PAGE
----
When it comes to comics and graphic novels, I admittedly prefer the stories in vivid technicolour—I can’t imagine Kingdom Come bleached of Alex Ross’s painstakingly-rendered photorealistic painting, or The Life After minus Gabo’s exquisite colours—though grayscale does have its merits. Through no fault of my own (who are we kidding? It’s definitely my fault. I wrote an article trying to dissuade myself from purchasing more physical comics because space is finite) I’ve found myself reading more black-and-white comics in the last three weeks than I have since I started appreciating the medium. Also, each of these happens to be a book that I absolutely loved, so there’s that.
I Kill Giants by Joe Kelly (writer) and J.M. Ken Niimura (artist)
Don’t tell anyone, but this story had me on the brink of tears. That never happens (okay, it rarely happens). It follows Barbara Thorson, an acerbic fifth-grader who detests most of the people and things around her, with the exception of D&D. By day, Barbara is a misunderstood ball of rage thanks to both bullying and her fractured home life; by night, she is a giant slayer. This short, beautifully-rendered limited series explores both the magic and the dangers of being lost in your own head and detaching from reality, just to cope with life’s injustices. Barbara is absolutely unlikeable, and about as cuddly as a mountain lion, but I rooted for her the whole way through. Kelly also wrote the screenplay for the upcoming movie adaptation. This deals with a lot of heavy topics, so if you’re not really one for reads that take you on an emotional downward spiral, maybe check out my next suggestion instead.
Lucky Penny by Ananth Hirsh (writer) and Yuko Ota (artist)
Before this creative team won the Ignatz award for their massive tome Our Cats Are More Famous Than U, they wrote the glowingly-reviewed Lucky Penny. Penny Brighton is a notoriously unlucky 20-year-old who has just lost her job (wince) and her apartment (crying), but it’s okay because her friend has generously offered to let Penny sleep in a storage unit (yay?) until she’s back on her feet! Penny is setting her sights onwards and upwards with one goal: she wants to become a mature, responsible adult whose luck has totally changed. She’s going to get a job at the local laundromat (if a 12-year-old can handle it, so can she!) and maybe even strike up an actual conversation with the adorable guy at the community center. Maybe. With snappy dialogue and Scott Pilgrim-esque illustrations, Lucky Penny is a the kind of fast, fluffy read you’ll need after being emotionally eviscerated by I Kill Giants.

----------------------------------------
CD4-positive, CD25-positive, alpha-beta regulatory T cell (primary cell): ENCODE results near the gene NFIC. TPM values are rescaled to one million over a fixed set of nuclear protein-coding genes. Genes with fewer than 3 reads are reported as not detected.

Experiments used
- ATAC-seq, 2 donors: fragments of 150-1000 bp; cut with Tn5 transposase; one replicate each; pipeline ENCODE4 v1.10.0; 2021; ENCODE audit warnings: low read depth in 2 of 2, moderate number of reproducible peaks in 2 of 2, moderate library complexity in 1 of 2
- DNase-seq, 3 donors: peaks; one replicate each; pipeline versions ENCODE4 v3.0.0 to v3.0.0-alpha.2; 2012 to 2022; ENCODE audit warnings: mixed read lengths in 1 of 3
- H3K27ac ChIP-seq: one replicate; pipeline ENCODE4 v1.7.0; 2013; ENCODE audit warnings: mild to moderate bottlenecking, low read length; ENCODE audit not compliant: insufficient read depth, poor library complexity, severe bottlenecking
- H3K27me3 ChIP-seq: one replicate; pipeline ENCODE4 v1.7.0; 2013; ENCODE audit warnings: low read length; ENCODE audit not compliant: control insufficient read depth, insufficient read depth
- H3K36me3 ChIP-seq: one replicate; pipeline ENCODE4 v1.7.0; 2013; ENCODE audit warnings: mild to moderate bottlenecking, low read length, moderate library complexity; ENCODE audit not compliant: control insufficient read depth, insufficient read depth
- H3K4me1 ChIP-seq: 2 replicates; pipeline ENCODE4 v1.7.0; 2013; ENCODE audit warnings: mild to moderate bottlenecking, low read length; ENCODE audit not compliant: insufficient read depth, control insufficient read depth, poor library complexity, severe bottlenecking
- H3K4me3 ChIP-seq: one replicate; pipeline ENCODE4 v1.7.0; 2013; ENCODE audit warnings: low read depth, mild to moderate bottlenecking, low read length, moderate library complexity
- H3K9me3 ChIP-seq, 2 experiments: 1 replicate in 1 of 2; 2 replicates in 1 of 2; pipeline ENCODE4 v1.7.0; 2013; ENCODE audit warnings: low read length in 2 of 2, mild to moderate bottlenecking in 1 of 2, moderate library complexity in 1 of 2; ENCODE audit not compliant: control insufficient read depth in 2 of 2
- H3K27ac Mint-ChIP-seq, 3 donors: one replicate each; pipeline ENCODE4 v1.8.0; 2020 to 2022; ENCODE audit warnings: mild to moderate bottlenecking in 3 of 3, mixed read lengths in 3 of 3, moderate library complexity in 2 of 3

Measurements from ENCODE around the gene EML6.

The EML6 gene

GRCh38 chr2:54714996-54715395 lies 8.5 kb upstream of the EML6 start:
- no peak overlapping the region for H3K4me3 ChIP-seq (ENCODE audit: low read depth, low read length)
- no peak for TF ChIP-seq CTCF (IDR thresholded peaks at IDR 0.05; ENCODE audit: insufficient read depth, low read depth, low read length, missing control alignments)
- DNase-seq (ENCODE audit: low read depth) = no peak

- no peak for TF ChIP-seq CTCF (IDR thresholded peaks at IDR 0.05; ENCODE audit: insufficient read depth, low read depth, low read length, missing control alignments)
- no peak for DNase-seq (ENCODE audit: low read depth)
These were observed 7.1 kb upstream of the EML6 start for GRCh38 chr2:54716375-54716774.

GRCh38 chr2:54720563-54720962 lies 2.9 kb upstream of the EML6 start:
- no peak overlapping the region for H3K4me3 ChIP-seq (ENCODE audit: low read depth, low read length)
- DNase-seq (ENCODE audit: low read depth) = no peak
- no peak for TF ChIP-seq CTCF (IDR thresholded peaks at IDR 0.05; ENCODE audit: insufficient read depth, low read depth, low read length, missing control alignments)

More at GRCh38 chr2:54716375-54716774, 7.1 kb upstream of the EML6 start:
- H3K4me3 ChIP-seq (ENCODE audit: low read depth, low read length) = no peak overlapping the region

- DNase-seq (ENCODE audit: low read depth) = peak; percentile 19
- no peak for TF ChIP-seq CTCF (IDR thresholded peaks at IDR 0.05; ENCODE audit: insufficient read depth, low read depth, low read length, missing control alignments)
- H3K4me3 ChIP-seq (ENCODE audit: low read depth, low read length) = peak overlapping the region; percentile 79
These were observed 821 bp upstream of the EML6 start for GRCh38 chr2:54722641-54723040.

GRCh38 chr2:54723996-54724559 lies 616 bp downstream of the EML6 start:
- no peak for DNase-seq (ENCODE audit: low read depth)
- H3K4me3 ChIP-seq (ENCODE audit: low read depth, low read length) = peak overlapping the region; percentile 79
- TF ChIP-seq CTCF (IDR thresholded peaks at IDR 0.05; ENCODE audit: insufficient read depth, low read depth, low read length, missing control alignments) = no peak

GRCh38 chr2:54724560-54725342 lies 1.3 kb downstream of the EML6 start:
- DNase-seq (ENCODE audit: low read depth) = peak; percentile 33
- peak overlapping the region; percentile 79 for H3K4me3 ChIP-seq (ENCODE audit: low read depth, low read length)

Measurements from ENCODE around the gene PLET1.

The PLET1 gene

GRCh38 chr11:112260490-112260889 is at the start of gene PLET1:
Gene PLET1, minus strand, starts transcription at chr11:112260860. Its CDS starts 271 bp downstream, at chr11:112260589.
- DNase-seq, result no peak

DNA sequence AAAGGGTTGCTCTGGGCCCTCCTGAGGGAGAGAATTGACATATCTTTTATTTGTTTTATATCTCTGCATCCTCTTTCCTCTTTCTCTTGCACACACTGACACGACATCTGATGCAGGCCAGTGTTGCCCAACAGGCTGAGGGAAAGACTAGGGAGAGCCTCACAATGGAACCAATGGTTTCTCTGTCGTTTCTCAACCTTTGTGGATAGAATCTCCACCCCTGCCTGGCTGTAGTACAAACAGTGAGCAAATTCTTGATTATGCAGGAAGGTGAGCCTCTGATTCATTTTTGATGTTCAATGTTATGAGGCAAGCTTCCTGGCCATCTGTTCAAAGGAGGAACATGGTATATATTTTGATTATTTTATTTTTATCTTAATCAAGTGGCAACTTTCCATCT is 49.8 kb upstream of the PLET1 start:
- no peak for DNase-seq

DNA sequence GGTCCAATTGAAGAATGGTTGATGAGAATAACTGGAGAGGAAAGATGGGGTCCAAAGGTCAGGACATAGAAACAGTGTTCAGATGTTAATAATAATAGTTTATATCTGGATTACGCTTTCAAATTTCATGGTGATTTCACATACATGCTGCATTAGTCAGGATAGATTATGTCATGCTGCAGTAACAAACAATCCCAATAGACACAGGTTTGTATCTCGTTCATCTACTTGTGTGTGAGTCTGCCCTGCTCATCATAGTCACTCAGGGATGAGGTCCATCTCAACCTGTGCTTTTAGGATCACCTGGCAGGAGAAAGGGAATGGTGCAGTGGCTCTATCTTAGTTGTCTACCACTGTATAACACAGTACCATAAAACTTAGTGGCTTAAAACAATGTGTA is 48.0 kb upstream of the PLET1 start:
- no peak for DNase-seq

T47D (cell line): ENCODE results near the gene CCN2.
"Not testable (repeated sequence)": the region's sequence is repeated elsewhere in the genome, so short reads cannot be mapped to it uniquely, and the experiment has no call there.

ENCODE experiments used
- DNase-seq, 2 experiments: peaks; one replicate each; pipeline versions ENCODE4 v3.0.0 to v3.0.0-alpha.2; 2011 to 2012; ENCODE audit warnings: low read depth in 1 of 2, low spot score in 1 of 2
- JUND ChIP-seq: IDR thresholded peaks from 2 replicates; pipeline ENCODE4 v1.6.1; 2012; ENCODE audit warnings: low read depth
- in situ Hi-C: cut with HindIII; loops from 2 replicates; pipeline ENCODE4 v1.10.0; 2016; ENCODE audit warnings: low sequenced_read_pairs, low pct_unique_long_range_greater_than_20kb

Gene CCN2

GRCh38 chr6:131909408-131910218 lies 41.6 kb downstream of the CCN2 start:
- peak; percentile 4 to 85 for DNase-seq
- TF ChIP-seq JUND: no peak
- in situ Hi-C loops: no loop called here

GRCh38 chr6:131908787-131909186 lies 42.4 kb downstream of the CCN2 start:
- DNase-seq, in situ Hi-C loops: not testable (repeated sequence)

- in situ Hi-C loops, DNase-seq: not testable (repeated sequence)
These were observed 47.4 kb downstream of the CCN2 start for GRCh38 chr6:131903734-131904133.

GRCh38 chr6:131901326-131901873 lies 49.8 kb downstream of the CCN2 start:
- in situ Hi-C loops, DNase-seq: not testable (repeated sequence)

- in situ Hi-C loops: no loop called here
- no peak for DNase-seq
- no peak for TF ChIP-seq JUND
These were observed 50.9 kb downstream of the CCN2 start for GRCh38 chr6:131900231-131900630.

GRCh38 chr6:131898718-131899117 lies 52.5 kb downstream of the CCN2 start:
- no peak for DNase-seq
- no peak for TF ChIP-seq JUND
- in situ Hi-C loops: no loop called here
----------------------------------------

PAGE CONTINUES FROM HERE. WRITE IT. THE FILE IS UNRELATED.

SuperMutant Magic Academy by Jillian Tamaki
Written in bite-sized strips, Jillian Tamaki’s SuperMutant Magic Academy is the bound-up collection of a project that was formerly serialized on the internet. I wish I had read that prior to getting my hands on the bind-up, because this book wastes no time getting started, pushing you into the deep end of the pool without even a brief introduction as to who these characters are and what is happening (just like real high school). This book is a blend of things that will make you laugh, and make you think, and sometimes make you scratch your head in befuddlement (just like real high school).
Walt Disney’s Mickey Mouse by Floyd Gottfredson
You know what? I’m just gonna come clean: I am a Disney addict, and when I found out that Fantagraphics has published/is still publishing an entire line of old-school Mickey Mouse comics, I snapped up the first box set ASAP. These books don’t echo the squeaky-clean Mickey of my childhood, but rather a dashing hero who cleverly darts through danger with a big grin. In short: I am in love with these, and am looking forward to completing the entire series.
Let me know what some of your favourite black-and-white comics are—they’re definitely growing on me!By signing up you agree to our Terms of Service